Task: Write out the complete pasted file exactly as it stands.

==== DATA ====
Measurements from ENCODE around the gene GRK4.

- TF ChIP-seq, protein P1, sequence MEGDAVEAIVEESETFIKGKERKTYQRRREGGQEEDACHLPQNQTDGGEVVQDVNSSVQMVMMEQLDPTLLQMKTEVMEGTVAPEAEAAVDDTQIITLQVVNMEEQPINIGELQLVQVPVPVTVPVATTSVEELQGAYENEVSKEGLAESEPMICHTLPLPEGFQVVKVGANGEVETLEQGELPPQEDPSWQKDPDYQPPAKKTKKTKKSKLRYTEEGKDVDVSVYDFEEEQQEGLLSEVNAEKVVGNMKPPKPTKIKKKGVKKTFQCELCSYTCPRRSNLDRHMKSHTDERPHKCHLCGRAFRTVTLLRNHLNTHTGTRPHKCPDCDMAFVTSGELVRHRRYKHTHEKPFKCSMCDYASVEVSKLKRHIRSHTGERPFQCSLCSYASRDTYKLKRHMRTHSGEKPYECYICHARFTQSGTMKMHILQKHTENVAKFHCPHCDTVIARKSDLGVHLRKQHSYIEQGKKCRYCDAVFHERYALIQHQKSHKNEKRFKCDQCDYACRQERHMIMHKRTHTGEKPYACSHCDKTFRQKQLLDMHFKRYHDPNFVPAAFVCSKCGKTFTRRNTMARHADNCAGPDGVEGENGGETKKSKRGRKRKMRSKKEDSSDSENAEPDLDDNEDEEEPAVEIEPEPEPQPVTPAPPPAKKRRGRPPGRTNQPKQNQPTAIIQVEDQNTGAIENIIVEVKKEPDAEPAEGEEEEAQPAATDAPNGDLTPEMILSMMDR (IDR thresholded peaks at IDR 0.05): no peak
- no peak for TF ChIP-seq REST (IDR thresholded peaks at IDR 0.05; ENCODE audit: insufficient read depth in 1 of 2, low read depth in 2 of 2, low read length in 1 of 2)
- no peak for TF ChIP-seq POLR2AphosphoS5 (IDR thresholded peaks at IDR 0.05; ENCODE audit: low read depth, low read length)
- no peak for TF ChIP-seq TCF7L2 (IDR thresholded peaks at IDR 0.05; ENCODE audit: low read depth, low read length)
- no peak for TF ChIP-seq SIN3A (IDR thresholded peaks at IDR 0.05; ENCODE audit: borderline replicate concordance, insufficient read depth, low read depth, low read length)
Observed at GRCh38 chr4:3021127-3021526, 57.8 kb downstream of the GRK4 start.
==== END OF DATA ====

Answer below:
Measurements from ENCODE around the gene GRK4.

- TF ChIP-seq, protein P1, sequence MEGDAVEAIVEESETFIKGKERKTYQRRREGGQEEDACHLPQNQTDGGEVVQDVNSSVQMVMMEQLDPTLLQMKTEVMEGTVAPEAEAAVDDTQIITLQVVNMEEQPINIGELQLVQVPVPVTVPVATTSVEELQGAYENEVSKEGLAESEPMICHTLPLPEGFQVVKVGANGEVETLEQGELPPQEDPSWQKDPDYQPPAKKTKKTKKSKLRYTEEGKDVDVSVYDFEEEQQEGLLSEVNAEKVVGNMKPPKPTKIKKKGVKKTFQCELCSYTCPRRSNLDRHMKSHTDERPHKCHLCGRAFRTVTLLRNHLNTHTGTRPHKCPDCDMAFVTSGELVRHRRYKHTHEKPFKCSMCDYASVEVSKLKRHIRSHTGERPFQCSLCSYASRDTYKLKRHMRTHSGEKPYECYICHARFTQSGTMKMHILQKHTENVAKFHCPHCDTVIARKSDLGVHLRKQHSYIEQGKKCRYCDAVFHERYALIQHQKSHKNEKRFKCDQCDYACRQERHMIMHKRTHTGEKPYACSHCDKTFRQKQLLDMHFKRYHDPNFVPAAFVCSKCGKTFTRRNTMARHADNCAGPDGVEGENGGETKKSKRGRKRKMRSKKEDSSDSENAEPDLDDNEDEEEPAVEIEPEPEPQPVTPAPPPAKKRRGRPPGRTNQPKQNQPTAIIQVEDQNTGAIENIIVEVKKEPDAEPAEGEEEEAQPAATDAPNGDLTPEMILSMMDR (IDR thresholded peaks at IDR 0.05): no peak
- no peak for TF ChIP-seq REST (IDR thresholded peaks at IDR 0.05; ENCODE audit: insufficient read depth in 1 of 2, low read depth in 2 of 2, low read length in 1 of 2)
- no peak for TF ChIP-seq POLR2AphosphoS5 (IDR thresholded peaks at IDR 0.05; ENCODE audit: low read depth, low read length)
- no peak for TF ChIP-seq TCF7L2 (IDR thresholded peaks at IDR 0.05; ENCODE audit: low read depth, low read length)
- no peak for TF ChIP-seq SIN3A (IDR thresholded peaks at IDR 0.05; ENCODE audit: borderline replicate concordance, insufficient read depth, low read depth, low read length)
Observed at GRCh38 chr4:3021127-3021526, 57.8 kb downstream of the GRK4 start.